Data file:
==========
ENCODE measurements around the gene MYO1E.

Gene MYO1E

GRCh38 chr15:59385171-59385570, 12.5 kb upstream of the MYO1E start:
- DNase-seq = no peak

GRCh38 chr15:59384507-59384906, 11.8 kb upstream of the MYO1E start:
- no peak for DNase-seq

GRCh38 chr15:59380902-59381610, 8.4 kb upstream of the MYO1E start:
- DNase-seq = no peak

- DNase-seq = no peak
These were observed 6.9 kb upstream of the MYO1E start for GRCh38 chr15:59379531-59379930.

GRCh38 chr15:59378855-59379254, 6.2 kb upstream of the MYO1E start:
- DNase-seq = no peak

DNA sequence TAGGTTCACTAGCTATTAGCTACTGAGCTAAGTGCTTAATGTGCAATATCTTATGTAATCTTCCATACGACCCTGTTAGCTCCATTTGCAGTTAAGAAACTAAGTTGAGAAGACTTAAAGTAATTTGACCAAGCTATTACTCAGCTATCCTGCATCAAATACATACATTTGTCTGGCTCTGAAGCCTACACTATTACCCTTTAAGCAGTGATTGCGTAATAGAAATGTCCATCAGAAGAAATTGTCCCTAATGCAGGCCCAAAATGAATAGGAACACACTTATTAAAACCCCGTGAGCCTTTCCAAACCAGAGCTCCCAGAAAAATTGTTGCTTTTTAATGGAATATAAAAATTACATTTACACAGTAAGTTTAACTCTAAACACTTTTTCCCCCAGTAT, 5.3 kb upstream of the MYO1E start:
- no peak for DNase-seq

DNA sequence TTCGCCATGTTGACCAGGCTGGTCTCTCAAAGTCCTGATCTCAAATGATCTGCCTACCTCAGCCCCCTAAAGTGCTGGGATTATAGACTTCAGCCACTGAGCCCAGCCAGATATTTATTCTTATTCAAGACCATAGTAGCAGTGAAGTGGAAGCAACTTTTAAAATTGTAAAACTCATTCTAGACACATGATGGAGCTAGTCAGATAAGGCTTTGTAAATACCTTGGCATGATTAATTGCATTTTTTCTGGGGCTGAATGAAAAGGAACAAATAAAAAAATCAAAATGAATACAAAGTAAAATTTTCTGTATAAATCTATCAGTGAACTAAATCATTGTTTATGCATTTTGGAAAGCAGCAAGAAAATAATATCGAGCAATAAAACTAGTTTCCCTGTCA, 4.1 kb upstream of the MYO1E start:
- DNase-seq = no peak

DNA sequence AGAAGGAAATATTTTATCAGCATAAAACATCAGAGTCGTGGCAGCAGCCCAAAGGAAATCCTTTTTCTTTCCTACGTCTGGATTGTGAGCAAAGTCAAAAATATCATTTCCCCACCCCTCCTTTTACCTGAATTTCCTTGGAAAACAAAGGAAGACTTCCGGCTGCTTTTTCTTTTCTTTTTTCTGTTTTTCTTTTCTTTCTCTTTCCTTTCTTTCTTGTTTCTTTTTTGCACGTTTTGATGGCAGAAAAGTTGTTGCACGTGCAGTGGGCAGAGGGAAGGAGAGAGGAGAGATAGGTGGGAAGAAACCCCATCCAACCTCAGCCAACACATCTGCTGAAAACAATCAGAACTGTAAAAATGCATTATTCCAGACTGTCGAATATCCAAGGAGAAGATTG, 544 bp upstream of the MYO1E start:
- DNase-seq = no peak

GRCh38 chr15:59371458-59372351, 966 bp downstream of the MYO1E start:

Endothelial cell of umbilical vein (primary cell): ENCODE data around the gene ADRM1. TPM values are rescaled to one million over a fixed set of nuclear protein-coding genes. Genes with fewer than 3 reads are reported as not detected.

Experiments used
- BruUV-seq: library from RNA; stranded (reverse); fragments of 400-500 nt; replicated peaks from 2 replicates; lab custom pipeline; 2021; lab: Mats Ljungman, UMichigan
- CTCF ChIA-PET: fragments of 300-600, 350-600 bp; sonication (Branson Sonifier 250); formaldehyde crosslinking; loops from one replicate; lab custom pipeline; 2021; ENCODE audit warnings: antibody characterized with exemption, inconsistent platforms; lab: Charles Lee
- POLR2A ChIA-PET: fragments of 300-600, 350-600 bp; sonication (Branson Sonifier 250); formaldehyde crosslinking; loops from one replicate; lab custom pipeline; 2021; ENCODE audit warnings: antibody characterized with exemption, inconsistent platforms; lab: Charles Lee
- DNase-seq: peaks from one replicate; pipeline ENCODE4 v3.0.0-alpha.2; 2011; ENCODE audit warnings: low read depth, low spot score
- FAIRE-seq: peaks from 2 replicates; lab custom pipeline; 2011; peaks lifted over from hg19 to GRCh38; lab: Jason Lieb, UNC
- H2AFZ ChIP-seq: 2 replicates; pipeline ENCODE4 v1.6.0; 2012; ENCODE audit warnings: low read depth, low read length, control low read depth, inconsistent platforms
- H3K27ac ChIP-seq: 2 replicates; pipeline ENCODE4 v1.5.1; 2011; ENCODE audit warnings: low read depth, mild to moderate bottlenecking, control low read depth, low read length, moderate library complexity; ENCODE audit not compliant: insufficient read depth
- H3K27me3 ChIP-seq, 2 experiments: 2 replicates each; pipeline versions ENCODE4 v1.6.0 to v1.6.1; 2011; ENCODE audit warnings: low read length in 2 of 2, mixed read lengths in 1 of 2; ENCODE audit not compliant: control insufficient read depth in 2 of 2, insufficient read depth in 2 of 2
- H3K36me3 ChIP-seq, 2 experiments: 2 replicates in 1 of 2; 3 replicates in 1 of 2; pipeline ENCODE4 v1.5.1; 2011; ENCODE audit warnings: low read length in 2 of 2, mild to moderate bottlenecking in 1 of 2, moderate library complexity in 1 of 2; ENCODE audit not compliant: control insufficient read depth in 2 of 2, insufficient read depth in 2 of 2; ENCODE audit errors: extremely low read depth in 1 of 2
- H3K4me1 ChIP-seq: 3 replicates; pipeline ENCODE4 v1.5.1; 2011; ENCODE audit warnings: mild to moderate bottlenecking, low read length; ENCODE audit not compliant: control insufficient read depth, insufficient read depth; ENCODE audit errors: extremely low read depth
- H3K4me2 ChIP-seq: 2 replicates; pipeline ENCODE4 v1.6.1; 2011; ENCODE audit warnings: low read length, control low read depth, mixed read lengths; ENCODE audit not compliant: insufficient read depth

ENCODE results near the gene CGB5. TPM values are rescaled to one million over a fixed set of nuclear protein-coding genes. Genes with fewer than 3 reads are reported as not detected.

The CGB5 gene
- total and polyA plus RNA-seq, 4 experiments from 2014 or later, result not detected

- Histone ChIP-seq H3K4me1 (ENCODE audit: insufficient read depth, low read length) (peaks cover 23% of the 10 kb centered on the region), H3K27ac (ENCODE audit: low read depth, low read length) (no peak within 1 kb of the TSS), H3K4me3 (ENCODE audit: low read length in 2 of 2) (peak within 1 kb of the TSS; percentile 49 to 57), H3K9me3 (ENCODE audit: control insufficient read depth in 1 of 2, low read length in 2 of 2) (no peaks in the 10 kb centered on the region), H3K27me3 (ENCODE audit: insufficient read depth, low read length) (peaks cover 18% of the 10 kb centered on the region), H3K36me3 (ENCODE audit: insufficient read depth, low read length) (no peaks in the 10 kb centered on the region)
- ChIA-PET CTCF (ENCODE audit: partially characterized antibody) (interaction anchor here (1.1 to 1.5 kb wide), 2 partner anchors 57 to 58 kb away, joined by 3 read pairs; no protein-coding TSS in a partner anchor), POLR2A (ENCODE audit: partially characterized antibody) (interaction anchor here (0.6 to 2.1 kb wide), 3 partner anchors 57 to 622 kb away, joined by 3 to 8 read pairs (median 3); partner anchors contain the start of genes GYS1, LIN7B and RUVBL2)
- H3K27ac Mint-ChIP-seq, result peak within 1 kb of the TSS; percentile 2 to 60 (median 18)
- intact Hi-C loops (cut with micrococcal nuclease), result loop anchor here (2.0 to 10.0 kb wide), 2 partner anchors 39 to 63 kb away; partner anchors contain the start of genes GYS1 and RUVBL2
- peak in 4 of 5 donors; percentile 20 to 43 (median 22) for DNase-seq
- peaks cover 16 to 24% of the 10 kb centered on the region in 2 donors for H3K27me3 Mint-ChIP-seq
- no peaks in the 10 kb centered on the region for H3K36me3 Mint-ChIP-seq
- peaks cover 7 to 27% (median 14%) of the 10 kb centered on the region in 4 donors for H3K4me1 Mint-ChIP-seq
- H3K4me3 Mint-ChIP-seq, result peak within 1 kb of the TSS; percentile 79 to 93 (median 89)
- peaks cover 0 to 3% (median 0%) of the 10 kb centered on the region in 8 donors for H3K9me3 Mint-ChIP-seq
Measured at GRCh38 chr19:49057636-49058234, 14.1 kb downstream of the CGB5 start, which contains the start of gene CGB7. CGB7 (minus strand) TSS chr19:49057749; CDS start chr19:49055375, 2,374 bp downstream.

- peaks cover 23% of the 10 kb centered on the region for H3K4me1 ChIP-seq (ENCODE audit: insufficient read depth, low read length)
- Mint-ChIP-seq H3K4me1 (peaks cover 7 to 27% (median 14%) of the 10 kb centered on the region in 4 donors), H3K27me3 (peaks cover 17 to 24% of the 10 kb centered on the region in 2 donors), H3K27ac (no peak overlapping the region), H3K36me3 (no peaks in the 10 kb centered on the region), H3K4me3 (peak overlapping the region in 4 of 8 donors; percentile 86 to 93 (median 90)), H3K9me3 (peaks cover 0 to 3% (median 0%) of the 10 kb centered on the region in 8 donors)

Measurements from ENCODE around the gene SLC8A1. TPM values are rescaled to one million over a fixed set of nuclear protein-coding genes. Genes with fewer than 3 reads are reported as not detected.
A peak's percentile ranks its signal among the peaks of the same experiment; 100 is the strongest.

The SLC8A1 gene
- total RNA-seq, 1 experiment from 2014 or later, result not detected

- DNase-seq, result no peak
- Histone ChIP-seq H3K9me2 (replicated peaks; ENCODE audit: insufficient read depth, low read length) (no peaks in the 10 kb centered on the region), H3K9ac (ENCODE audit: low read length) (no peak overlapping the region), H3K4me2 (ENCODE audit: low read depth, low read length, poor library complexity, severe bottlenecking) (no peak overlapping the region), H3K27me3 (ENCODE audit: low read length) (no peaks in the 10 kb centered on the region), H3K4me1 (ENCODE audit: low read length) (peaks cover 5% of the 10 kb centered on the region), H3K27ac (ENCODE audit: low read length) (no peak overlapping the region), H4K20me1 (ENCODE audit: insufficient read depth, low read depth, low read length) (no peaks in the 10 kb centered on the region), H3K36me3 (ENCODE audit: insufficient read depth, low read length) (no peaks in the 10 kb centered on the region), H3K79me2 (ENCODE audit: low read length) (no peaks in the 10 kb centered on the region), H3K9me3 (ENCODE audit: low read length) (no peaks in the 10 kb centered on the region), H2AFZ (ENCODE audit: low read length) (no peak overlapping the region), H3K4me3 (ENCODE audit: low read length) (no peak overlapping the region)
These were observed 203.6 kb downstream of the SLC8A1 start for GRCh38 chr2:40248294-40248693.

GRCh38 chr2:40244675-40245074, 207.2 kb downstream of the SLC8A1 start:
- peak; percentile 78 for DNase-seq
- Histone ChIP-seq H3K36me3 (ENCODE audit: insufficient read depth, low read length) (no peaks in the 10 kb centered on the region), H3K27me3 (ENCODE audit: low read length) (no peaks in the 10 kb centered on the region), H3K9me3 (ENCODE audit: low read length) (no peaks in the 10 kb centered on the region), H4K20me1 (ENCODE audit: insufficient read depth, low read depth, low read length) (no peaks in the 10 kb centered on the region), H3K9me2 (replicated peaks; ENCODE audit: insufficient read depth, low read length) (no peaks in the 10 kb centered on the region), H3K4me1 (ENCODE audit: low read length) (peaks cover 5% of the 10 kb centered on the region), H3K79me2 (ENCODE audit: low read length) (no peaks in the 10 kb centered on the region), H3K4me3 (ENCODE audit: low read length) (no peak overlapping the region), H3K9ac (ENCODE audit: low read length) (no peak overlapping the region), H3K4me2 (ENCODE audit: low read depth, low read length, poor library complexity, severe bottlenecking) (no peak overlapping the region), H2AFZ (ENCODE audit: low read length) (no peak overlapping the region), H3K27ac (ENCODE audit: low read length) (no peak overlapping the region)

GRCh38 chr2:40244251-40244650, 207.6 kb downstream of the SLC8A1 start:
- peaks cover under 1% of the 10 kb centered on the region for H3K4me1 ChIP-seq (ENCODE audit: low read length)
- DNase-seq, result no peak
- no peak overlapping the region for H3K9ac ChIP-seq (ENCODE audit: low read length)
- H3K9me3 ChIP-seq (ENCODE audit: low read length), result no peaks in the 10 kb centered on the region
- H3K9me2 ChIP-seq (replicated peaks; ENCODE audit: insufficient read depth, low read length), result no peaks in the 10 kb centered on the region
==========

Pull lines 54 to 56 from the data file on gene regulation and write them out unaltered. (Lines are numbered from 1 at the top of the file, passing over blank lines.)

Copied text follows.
- Histone ChIP-seq H3K9me2 (replicated peaks; ENCODE audit: insufficient read depth, low read length) (no peaks in the 10 kb centered on the region), H3K9ac (ENCODE audit: low read length) (no peak overlapping the region), H3K4me2 (ENCODE audit: low read depth, low read length, poor library complexity, severe bottlenecking) (no peak overlapping the region), H3K27me3 (ENCODE audit: low read length) (no peaks in the 10 kb centered on the region), H3K4me1 (ENCODE audit: low read length) (peaks cover 5% of the 10 kb centered on the region), H3K27ac (ENCODE audit: low read length) (no peak overlapping the region), H4K20me1 (ENCODE audit: insufficient read depth, low read depth, low read length) (no peaks in the 10 kb centered on the region), H3K36me3 (ENCODE audit: insufficient read depth, low read length) (no peaks in the 10 kb centered on the region), H3K79me2 (ENCODE audit: low read length) (no peaks in the 10 kb centered on the region), H3K9me3 (ENCODE audit: low read length) (no peaks in the 10 kb centered on the region), H2AFZ (ENCODE audit: low read length) (no peak overlapping the region), H3K4me3 (ENCODE audit: low read length) (no peak overlapping the region)
These were observed 203.6 kb downstream of the SLC8A1 start for GRCh38 chr2:40248294-40248693.

GRCh38 chr2:40244675-40245074, 207.2 kb downstream of the SLC8A1 start: